Honoring Wimpy: ECHNA unveils plaque for pool legend


Relatives of Luther Clement “Wimpy” Lassiter (l-r) Paula Stevenson, Paula’s son Joshua Stevenson, Doyle Lassiter and Jeff Lassiter stand next to the new plaque honoring the pool-playing legend and Elizabeth City native outside the City Cues pool hall at 504 Colonial Ave., Elizabeth City, Monday.


By Julian Eure
Managing Editor

Wednesday, October 9, 2019

If Luther Clement Lassiter Jr. had been alive to see the plaque celebrating his accomplishments unveiled outside one of his favorite pool haunts on Monday, there’s a good chance he wouldn’t have paid it much attention.

A quiet man who didn’t toot his own horn a lot, Lassiter — better known to Elizabeth City and the world as “Wimpy” Lassiter — wasn’t really into trophies or accolades — even though he picked up a lot of both over the course of his decades-long career as a professional billiards player.

Besides winning six world championships in pool and being considered the greatest 9-ball pool player who ever lived, Lassiter was inducted into the Billiards Congress America’s Hall of Fame — pool’s equivalent for Cooperstown — in 1983 and the N.C. Sports Hall of Fame the same year.

But despite his success and fame, Lassiter remained just “Bud” to his nephews and nieces, a number of whom gathered on Colonial Avenue Monday to watch as officials with the Elizabeth City Historic Neighborhood Association unveiled a memorial plaque to their uncle on the side of the building where he first honed his pool-playing skills.

“How many world champions do we have in Elizabeth City? So yeah, this is amazing,” said Jeff Lassiter, moments before the plaque honoring his uncle was unveiled. “We were always proud of him. He put a mark on our lives when he was around. He was our bachelor world champion uncle.”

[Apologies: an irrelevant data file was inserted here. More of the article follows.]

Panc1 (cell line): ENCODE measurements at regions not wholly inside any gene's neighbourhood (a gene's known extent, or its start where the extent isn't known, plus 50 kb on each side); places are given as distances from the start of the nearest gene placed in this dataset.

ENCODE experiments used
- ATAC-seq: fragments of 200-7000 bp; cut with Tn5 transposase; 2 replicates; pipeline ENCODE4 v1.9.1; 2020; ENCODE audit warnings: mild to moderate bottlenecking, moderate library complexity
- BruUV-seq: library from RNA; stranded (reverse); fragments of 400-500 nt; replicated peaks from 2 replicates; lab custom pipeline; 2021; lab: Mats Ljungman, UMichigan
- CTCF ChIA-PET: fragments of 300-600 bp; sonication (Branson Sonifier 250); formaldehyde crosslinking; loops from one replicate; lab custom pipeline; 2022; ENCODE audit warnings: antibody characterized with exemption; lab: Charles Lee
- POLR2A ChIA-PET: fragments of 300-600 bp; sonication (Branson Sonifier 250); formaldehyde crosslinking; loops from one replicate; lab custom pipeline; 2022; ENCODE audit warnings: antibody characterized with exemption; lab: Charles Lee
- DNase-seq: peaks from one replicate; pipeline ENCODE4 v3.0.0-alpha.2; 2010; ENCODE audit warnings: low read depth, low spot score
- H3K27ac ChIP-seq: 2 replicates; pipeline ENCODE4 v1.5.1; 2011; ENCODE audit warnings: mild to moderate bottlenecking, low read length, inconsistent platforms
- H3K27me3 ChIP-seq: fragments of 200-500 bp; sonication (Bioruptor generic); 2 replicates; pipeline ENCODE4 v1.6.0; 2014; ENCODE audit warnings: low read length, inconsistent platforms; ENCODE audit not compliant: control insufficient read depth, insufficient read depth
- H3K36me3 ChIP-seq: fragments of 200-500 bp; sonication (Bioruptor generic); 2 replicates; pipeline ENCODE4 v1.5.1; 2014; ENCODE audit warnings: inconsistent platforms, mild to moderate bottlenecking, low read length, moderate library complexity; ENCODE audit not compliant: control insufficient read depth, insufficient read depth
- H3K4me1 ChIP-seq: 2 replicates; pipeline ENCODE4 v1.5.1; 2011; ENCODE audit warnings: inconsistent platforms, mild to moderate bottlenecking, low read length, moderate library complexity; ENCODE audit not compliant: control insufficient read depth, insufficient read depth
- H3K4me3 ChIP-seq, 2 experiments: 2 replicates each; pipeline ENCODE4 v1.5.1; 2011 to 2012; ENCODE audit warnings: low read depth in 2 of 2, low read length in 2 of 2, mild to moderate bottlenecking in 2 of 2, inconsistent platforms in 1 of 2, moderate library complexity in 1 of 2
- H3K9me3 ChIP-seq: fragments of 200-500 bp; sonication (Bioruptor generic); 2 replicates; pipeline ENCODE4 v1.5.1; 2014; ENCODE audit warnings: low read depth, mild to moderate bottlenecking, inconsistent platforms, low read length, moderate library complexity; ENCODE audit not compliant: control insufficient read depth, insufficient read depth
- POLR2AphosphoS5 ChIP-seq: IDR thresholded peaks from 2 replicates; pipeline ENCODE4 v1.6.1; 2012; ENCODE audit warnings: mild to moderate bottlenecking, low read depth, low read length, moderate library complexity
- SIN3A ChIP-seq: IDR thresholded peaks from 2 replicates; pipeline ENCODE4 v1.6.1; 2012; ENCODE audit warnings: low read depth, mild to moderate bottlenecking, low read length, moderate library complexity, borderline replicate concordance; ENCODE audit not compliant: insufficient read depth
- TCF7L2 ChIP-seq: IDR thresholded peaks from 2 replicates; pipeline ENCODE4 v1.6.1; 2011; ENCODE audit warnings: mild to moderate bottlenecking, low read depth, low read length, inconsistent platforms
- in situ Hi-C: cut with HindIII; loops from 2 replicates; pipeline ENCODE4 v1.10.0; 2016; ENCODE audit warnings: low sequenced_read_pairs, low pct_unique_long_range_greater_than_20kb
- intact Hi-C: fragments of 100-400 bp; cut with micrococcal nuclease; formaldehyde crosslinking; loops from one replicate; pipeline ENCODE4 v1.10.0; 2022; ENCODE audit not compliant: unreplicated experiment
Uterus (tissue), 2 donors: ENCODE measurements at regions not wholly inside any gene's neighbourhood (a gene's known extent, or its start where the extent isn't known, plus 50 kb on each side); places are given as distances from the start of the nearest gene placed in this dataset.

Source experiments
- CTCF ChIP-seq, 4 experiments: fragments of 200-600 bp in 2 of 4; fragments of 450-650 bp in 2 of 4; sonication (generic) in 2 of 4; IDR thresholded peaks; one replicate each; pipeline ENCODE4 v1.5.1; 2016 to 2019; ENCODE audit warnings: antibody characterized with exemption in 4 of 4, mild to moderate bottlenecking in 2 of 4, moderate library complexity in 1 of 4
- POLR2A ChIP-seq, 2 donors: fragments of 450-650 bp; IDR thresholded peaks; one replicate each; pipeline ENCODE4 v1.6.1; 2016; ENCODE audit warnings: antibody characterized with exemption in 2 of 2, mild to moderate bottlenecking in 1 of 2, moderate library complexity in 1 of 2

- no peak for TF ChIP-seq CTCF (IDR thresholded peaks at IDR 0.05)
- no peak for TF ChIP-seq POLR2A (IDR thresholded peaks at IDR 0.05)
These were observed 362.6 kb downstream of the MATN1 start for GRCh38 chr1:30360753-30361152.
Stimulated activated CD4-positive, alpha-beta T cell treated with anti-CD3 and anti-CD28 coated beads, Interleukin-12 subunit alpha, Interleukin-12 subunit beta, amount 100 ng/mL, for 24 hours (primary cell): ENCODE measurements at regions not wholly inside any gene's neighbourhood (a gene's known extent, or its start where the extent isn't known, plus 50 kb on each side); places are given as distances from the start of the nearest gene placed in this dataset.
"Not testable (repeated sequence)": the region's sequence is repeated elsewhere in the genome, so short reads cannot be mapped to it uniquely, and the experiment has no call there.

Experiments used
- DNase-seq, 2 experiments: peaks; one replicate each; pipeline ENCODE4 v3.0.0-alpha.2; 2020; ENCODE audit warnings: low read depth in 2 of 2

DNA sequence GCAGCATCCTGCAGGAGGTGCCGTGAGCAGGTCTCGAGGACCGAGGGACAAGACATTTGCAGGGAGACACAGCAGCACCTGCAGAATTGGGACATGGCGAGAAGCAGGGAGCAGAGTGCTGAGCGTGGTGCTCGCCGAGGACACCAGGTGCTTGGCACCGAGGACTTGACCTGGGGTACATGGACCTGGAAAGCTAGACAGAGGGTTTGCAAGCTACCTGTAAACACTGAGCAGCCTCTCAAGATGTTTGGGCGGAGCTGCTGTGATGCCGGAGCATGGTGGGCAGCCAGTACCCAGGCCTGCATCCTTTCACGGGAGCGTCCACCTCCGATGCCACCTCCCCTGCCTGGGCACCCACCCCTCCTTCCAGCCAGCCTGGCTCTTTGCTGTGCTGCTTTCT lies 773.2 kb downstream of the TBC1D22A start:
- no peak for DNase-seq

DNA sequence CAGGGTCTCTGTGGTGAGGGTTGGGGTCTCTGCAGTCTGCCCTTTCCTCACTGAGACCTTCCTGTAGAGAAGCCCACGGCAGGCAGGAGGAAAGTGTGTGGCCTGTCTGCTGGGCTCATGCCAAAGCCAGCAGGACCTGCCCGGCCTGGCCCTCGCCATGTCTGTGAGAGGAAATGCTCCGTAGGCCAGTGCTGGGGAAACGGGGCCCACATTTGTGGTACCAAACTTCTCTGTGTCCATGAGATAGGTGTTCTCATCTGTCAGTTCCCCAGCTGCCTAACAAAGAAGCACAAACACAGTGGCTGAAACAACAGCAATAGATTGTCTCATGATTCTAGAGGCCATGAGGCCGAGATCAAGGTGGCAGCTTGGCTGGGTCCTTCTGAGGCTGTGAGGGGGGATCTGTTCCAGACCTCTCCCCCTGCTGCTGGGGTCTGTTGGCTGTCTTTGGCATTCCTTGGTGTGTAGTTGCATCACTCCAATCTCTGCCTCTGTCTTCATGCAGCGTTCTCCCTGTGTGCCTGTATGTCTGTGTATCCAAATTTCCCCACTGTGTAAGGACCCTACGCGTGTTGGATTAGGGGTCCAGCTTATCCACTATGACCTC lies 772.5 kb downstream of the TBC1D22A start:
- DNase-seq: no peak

Vidal Falcon, president of the ECHNA Board of Directors, told a crowd of about 45 outside the City Cues building that the group decided several years ago it wanted to do something to honor Lassiter. He said Marjorie Berry, a former ECHNA president, had come up with the idea for the plaque, and that Rick Boyd, ECHNA’s vice president, did all the work to install it.

Boyd also arranged the reception held after Monday’s unveiling ceremony at Ghost Harbor. As a tribute to Lassiter — who supposedly got his nickname “Wimpy” because he loved to eat hot dogs, much like the “Popeye’s” character loved hamburgers — the reception’s menu featured hot dogs.

Falcon briefly talked about Lassiter’s life and career. After telling the story of how Lassiter got his famous nickname — as a youngster he supposedly downed 12 hot dogs and a dozen orange soda pops in one sitting — Falcon related how Lassiter’s pool-playing career began.

“At one of the pool halls, the owner, because he (Lassiter) was underage, would let him sneak in the back of the pool hall where he could practice his game,” Falcon said.

The rest is billiards history, Falcon said.

Noting Lassiter had “uncanny hand-eye coordination,” Falcon said he began playing pool professionally, first as what was known then as a “hustler.” Along with his friend Rudolf Walter Wanderone Jr. — better known for his nickname “Minnesota Fats” — Lassiter began playing pool for money in pool halls in Norfolk, Virginia, “which was a big town for that,” Falcon said.